WR1206732NB-Blockchain and Food Traceability Infographic-2.jpg


Rotten Truths – Lawyers, Guns, and Honey

honey-bees-326337_1920Attached is our class presentation on the Netflix original episode: Lawyers Guns and Honey – Rotten Truths

Lawyers, Guns & Honey


“Kernza and the promise of perennial agriculture”

Early research suggests long-rooted perennial grain crops sequester far more carbon than their annual equivalents and retain it in the soil year over year. Currently, The Land Institute, a non-profit organization in Salina, Kas., is studying the benefits that a particular long-rooted perennial crop, Kernza, could bring if introduced to the global marketplace.

So what is it???

Kernza is an intermediate wheatgrass that was once considered a weed. But thanks to decades of research and selective breeding, Kernza has been developed to produce a sweet nutty grain that can be used as a substitute for less eco-friendly cereal grains. General Mills Inc. is cited by the article as one major food producer that has invested in collaboration with The Land Institute to continue to explore the matter.

“They utilize water and nutrients more efficiently and prevent leaching of nitrogen into the water table. They build soil organic matter while defending themselves against drought and disease…in short, the ecological promises of perennial grains are robust. This new technology, perenniality, represents the closest grain agriculture can come to functioning like natural ecosystems and our best shot, in my opinion, at sustaining human life on this planet for generations to come.”



“Sustainable diets will remain a minefield until we change the way we approach food”

Contemporary sustainable eating can be a challenge! As global supply chains grow and become ever more complex it can be really tough to know where your food comes from. In the hope for change, there is a desperate need for is a consumer’s to use their purchasing power wisely and to be as educated as possible to make choices that are truly sustainable.

“Often, the food labels and ingredients lists that consumers rely on to make purchasing decisions are wholly inadequate. Take meat production, where many of the true costs of production are hidden. We’ve been conditioned by the industry to look out for the “Red Tractor” or “organically certified” symbols as a sign of quality. But where, for example, is the label indicating what the animal was fed on?”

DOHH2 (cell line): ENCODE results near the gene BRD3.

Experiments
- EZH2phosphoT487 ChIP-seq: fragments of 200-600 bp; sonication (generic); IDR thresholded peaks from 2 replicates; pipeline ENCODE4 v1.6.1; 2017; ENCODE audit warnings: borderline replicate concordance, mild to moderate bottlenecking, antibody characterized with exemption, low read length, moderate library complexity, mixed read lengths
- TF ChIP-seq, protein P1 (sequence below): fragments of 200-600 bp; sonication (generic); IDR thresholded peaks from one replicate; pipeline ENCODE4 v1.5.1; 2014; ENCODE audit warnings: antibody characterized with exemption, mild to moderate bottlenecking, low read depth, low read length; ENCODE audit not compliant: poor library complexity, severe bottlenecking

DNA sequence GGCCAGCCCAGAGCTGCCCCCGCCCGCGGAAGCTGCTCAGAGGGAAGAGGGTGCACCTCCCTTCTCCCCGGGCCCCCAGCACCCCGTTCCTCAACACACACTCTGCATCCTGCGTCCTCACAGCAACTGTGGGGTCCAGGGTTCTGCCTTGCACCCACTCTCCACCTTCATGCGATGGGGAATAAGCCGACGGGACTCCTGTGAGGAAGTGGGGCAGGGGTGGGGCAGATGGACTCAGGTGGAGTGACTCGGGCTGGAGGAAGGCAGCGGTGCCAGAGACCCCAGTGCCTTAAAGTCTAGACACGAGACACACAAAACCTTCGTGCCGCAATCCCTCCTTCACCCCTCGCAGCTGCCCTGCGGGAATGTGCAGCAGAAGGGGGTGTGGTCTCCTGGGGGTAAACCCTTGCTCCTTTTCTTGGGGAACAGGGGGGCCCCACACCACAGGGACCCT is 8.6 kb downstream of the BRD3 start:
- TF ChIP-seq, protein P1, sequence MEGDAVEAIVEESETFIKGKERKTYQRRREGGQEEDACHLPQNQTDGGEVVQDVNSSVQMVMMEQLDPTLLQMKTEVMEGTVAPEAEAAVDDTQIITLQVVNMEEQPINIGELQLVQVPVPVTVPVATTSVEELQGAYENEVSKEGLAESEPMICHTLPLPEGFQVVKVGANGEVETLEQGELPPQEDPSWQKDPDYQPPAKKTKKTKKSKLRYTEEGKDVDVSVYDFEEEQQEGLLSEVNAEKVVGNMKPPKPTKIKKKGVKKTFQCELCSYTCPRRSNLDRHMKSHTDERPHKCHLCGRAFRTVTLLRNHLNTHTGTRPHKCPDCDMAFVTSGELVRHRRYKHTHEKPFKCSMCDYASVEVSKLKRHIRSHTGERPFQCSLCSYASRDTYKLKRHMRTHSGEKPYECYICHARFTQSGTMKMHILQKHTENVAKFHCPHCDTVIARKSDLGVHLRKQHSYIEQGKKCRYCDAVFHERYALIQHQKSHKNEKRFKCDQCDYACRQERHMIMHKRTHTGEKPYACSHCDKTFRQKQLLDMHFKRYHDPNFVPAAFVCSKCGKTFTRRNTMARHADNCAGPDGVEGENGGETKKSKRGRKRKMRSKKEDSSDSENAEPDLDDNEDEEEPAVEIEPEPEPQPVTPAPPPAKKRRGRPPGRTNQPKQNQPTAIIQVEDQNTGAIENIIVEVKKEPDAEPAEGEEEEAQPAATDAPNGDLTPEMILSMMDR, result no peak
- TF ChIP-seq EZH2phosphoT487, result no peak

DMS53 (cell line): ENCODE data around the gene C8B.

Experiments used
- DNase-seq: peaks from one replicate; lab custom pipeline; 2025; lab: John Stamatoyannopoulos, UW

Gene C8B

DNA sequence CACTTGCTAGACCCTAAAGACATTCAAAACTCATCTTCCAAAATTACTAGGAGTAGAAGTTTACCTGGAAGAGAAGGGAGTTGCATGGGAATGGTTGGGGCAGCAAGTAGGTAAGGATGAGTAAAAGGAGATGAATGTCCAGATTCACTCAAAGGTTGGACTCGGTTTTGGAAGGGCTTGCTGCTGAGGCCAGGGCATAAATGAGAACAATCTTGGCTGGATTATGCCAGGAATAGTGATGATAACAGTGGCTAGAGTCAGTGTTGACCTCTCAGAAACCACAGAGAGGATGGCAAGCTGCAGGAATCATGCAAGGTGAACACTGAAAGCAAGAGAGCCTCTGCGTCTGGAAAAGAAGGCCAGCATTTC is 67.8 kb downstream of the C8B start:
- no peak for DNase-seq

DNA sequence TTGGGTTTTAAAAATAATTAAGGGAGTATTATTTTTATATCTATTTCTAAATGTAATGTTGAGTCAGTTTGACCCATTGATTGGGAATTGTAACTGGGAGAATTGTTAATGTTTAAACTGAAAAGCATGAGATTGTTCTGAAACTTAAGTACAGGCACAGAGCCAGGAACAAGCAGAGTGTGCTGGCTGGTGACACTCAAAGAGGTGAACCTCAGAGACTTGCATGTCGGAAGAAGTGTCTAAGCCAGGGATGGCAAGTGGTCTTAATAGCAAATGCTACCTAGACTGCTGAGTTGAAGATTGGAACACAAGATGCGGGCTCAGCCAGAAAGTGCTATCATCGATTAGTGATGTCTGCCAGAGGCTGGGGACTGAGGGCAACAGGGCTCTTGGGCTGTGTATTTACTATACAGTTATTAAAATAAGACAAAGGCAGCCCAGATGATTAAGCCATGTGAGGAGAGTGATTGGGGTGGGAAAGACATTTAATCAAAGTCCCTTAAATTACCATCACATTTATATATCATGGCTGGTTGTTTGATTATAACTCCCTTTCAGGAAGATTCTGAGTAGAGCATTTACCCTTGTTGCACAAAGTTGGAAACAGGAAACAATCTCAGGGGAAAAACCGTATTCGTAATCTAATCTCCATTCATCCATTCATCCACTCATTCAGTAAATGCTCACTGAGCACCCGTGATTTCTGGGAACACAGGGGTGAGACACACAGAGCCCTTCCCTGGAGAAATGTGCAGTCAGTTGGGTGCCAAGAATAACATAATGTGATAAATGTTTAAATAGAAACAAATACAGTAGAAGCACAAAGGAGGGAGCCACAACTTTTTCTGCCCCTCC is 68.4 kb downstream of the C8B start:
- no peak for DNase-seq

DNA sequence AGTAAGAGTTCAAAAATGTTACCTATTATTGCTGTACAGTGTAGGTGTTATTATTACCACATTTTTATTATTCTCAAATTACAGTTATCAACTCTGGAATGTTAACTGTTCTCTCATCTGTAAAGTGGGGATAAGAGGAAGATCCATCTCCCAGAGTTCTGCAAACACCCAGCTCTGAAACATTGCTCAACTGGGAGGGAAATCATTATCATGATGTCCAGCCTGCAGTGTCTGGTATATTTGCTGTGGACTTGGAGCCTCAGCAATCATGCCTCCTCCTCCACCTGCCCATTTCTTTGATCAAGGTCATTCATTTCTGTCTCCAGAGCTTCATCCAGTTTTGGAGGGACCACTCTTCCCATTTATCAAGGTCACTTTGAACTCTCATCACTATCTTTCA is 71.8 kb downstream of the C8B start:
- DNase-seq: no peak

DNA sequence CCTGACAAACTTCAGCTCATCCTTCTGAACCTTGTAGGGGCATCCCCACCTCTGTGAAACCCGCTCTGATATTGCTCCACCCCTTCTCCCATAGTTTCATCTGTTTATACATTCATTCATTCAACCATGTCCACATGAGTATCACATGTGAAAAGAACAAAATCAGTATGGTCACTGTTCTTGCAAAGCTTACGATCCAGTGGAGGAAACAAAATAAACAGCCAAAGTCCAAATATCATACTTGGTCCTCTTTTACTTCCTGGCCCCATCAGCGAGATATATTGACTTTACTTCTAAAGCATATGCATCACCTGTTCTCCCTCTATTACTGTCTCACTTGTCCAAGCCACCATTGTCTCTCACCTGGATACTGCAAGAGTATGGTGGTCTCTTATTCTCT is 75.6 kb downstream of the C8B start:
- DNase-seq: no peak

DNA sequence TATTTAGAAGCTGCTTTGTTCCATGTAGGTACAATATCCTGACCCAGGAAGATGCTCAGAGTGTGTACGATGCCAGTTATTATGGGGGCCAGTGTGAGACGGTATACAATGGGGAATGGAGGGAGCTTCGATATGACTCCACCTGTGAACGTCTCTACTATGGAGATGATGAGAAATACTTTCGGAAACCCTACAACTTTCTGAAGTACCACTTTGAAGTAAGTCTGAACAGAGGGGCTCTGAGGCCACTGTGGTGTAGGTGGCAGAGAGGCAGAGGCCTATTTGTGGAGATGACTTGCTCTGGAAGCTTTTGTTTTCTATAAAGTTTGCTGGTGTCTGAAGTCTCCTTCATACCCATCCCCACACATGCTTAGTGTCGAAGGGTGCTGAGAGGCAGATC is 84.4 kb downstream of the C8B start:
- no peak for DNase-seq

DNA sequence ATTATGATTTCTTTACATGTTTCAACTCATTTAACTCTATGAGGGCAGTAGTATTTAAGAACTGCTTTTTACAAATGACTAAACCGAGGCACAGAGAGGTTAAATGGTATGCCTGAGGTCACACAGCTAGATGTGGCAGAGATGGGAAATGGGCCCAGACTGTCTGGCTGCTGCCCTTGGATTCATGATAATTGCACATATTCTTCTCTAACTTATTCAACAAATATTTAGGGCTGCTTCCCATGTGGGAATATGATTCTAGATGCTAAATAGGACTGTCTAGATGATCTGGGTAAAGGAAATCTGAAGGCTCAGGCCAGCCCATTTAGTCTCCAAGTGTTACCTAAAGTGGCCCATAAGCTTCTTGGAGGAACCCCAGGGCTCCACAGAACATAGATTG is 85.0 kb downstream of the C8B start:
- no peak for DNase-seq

I thought this article did a good job at giving a brief overview of the sustainable food system crisis – pointing to degradation of soil health and conflict between access to information surrounding our foods source as key problems to overcome. The author elaborates by explaining that because of this, we cannot depend on food retailers alone to promote genuinely sustainable consumption. They are, after all, just the visible endpoint of a food system with problems at every stage of the chain. Instead, we should be looking to push for  large scale legislative initiatives as well as take it upon ourselves as individuals to shop responsibly. While I agree with all of the opinions presented in this article, I did feel as if it lacked a convincing road map for how we might improve upon these methods moving forward.



“Greener AND more nutritious: Tomatoes grown with half the water have the same quality plus higher concentration of carotenoids”

Farmers growing cherry tomatoes have found that using half the normal amount of water not only conserves limited resources, but it also yields crops with a higher concentration of carotenoids.

“The reduction in water and energy use is significant, resulting in a green method and cost savings for farmers. Meanwhile, consumers get an environmentally sustainable product that is actually more nutritious than its predecessors.”

I find this fascinating and important because carotenoids are very good for the human body. They help prevent degenerative diseases as well as protect people from cardiovascular disease and cancer. At the same time, these tomatoes can prove to be a sustainable way to produce cherry tomatoes that are good for the environment and for the consumer.